The general phrasing X-er of Ys is generative in English. The form crops up in many contexts to artfully describe a quality that could be explained more plainly. Sometimes the phrasing elevates or mystifies; other times, it pokes fun:
Lover of ladies can be placed in the same group. For instance, it can be used to artfully describe someone who is popular with the ladies and treats them well, without any pejorative sense:
In all of these works, waving, abundant hair that moves belongs to idealized characters, those possessing virtue, purity, elite status, and bravery - [...] the man (or angel) who is a heroic adventurer, a lover of ladies, or a prince. (Edith Snook, "Beautiful Hair, health, and Privilege in Early Modern England," Journal for Early Modern Cultural Studies, Vol. 15, No. 4, Fall 2015, p. 26)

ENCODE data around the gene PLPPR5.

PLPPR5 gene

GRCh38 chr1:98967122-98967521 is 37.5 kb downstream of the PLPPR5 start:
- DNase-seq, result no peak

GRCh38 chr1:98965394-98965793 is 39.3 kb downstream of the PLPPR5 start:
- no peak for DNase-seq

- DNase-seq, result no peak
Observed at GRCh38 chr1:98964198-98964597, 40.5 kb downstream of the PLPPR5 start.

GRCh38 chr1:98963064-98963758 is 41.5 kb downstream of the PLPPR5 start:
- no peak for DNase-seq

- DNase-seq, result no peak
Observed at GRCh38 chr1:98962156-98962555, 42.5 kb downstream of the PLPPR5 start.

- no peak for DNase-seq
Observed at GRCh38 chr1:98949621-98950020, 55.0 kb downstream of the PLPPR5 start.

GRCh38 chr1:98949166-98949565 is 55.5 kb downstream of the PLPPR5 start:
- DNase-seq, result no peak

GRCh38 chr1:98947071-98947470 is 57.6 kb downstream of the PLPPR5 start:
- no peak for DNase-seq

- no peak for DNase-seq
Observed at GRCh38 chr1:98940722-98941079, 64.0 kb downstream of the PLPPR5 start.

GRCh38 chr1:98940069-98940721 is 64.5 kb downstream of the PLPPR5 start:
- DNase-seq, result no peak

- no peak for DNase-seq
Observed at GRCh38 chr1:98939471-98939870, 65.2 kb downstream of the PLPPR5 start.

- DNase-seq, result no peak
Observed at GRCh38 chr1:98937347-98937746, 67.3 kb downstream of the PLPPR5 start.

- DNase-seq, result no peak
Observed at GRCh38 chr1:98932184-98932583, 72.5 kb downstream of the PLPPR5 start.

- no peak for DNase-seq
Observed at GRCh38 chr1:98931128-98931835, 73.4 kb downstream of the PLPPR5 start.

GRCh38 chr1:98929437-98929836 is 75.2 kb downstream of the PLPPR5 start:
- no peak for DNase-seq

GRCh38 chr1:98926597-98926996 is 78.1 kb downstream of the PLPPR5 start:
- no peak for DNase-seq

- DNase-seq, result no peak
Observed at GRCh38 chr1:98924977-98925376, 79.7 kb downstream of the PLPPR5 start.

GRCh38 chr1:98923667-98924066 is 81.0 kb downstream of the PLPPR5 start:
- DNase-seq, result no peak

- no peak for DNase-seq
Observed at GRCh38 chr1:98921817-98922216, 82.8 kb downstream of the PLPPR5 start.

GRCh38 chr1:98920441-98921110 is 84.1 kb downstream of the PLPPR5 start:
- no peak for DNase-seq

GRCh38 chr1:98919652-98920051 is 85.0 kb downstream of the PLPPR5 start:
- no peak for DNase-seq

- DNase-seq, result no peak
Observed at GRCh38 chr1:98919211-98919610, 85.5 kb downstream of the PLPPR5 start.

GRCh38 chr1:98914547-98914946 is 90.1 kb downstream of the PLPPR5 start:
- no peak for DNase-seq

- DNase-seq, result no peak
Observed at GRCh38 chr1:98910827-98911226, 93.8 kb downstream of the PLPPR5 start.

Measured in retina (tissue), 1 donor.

Such a phrase can also be used to suggest licentious promiscuity specifically, but ideally the context would make this usage clear based on context. For instance, this blurb from a comic book preview definitely suggests promiscuity (through the trope of the super spy, not to mention pairing "lover of ladies" with "man-slut"), though whether this is pejorative or merely descriptive may be left to the reader:
Jack Steele: World renowned agent of OLYMPUS, super-spy, debonair, lover of ladies, man-slut. (Multiversity Comics review of The Illegitimates #1, quoting the blurb)
All that said, a palm reading can deliberately omit clarifying the statement, leaving it up to the person receiving the reading whether he is a lover of ladies in a positive or negative way.